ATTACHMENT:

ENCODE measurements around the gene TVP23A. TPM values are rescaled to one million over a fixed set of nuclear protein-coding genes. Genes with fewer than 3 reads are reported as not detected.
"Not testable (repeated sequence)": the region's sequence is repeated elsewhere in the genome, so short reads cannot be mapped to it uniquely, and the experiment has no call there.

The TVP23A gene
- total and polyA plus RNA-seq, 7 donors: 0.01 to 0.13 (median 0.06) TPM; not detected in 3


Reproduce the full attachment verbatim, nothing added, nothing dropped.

ENCODE measurements around the gene TVP23A. TPM values are rescaled to one million over a fixed set of nuclear protein-coding genes. Genes with fewer than 3 reads are reported as not detected.
"Not testable (repeated sequence)": the region's sequence is repeated elsewhere in the genome, so short reads cannot be mapped to it uniquely, and the experiment has no call there.

The TVP23A gene
- total and polyA plus RNA-seq, 7 donors: 0.01 to 0.13 (median 0.06) TPM; not detected in 3